Anyone who has ever gone on a run will be familiar with that "runner's high” feeling - that euphoric sense you get after a jog where you feel on top of the world. And that post-workout good mood isn't just anecdotal: Over the years, scientific research has found that, in addition to physical benefits like living longer, exercise actually does help boost your mood.
There's nothing like an exercise-induced "endorphin rush”, but the endorphins only explain a small part. There are many other ways exercise makes us happier -- by lowering stress levels, reducing feelings of loneliness and isolation, and helping people relieve anxiety and depression, among other benefits.
What exercise does to the brain
Researchers have been looking into the link between exercise and emotions for several decades. One conclusive and undeniable truth has emerged from these studies: What everyone agrees on at this point is that exercise has the ability to change your mood because it has a dramatic impact on your brain.
When you exercise, your heart rate increases and your body pumps more oxygen to your brain. That process can affect your overall positivity, as multiple studies have found that a well-oxygenated brain helps manage anxiety and depression. Other studies have found that exercise may help alleviate depression and anxiety.
Research has also shown that after just 20 or 30 minutes of aerobic exercise, your body releases chemicals called endorphins that interact with receptors in your brain that reduce your perception of pain—meaning you're more likely to feel positive and upbeat during a tough workout. It also releases other mood-enhancing chemicals like serotonin and dopamine that can stick around in your brain for a couple of hours after you exercise.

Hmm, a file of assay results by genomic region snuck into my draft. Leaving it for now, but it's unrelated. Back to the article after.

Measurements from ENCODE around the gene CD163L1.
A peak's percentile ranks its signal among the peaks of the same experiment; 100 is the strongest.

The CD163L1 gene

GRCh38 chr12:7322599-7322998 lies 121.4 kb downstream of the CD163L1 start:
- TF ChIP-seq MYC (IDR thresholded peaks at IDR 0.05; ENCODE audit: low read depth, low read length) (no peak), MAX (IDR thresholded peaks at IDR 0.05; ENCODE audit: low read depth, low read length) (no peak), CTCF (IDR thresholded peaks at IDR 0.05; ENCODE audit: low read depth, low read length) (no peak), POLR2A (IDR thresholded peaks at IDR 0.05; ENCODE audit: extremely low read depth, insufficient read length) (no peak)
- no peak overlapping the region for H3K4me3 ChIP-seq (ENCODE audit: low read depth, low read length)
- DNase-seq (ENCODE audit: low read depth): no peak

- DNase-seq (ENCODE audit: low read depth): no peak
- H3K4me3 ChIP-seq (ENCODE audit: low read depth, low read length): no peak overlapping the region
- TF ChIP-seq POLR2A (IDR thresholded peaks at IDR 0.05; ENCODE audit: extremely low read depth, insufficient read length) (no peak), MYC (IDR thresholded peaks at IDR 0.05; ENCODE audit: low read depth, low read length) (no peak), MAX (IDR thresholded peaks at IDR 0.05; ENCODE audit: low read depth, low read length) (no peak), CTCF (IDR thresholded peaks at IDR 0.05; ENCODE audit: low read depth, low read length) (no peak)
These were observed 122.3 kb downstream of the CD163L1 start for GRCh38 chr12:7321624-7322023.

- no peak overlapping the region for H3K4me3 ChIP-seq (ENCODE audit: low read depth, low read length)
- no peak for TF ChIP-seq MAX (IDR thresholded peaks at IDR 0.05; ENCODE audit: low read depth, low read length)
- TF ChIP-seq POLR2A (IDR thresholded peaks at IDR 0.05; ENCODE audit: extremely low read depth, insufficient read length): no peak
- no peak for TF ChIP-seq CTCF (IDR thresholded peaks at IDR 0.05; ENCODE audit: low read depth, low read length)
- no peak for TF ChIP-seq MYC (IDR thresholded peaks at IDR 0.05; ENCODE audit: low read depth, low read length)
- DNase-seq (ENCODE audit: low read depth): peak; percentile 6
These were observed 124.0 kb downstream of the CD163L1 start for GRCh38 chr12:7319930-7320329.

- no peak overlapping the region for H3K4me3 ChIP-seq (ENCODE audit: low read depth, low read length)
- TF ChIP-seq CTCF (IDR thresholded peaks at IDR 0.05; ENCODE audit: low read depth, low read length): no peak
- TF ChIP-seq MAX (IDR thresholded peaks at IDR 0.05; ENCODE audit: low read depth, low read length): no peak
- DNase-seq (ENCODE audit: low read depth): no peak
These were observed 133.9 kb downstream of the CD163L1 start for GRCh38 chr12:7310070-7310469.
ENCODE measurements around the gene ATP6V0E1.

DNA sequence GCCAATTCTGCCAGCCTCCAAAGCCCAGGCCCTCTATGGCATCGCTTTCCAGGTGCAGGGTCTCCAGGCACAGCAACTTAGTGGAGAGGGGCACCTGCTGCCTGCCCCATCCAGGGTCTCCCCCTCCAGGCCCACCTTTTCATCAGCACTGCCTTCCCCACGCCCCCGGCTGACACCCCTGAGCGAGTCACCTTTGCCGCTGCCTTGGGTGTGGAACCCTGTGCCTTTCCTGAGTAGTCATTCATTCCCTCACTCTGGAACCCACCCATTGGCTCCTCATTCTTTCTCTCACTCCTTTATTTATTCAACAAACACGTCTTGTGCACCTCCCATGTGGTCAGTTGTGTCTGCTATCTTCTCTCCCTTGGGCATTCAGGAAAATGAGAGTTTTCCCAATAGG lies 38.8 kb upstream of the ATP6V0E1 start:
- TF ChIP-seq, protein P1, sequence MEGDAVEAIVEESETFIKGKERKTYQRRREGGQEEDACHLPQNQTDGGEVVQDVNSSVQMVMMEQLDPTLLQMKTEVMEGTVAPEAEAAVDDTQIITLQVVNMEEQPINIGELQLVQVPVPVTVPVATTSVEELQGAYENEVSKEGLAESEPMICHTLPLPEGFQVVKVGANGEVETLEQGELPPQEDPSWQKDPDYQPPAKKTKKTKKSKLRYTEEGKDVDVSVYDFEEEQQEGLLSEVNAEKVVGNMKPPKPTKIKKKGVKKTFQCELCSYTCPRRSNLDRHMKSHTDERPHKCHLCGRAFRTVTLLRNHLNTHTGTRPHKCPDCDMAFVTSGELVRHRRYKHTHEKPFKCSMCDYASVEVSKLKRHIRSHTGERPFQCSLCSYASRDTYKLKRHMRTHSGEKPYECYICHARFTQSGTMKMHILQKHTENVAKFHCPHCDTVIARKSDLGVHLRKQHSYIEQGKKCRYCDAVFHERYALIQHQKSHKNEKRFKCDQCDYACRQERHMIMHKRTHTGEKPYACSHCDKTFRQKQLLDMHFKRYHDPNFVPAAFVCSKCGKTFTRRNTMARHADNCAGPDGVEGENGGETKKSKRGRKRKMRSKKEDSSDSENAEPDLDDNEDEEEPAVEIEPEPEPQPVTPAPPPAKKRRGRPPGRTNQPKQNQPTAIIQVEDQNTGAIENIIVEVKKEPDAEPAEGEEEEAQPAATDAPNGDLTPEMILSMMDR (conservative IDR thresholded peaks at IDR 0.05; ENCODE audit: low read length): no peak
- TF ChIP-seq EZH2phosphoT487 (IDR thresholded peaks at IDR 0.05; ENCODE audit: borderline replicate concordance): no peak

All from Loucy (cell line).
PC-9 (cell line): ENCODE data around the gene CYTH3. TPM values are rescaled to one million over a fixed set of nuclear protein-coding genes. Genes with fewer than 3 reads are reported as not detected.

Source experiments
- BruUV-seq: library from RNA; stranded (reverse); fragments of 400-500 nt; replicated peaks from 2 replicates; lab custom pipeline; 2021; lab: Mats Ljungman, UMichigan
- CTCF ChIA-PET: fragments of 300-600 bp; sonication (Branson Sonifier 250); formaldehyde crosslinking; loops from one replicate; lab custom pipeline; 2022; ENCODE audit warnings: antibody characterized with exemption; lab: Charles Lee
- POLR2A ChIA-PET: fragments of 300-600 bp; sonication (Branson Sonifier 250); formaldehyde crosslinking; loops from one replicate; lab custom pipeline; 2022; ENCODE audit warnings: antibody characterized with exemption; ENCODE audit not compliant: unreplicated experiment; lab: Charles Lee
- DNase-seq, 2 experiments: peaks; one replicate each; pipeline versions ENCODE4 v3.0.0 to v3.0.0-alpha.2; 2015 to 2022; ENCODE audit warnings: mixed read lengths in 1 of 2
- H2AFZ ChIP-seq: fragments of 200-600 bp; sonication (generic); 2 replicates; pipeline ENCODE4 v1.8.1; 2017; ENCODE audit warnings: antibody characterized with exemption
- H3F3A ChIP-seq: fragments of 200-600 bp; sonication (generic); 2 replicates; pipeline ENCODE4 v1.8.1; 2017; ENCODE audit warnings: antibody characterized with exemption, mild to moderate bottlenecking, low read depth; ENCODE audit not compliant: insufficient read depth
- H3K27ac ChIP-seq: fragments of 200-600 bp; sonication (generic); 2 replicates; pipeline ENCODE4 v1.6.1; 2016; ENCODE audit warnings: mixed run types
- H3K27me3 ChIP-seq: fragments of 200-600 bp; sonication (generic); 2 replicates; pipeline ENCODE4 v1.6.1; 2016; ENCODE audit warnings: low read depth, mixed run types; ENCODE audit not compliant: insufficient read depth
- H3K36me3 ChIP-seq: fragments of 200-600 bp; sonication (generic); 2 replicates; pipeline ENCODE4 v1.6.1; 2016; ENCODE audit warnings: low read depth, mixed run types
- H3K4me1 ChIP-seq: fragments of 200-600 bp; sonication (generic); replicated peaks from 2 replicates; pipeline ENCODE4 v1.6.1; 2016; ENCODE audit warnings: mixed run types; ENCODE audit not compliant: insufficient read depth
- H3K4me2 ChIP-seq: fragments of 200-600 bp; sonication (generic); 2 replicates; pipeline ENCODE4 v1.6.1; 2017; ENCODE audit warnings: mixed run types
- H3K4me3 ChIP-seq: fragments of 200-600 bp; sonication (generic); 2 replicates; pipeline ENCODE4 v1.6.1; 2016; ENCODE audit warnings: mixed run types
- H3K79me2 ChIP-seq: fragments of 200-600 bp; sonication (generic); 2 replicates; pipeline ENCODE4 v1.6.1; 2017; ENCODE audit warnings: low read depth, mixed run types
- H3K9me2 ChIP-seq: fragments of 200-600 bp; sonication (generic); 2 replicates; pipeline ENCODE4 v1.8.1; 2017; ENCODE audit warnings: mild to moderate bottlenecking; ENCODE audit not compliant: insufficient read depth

But all of those chemicals are only the beginning. While exercise does have those short-lived mental health benefits, it also changes the structure and function of your brain over time. The general consensus is that a multitude of beneficial and chronic changes for a healthier brain and mind can happen if you exercise for an hour a day, three days a week.
Exercise generates new brain cell in your hippocampus, the region of the brain involved with memory and learning. Because the hippocampus manages your amygdala which regulates your emotions, optimising it make you more likely to feel emotionally stable in the long term. So exercise impacts your brain both in the moment and structurally over time.
Movement helps you bond with others
Movement itself primes you to connect with others. That's just the brain chemistry of it. When you get your heart rate up, when you use your body, when you engage your muscles, it changes your brain chemistry in a way that makes it easier to connect with others and bond, trust other people. It enhances social pleasures like a high five, laughing or a hug.
Follow a few fitness trainers or fitness influencer accounts on social media, and you'll see them use words like "fitness family”. The term usually refers to a group of people you workout with regularly, that you also consider a friend or like family because you've bonded over your love of the same workout. This is due in a large part to what happens in your brain when you exercise with other people.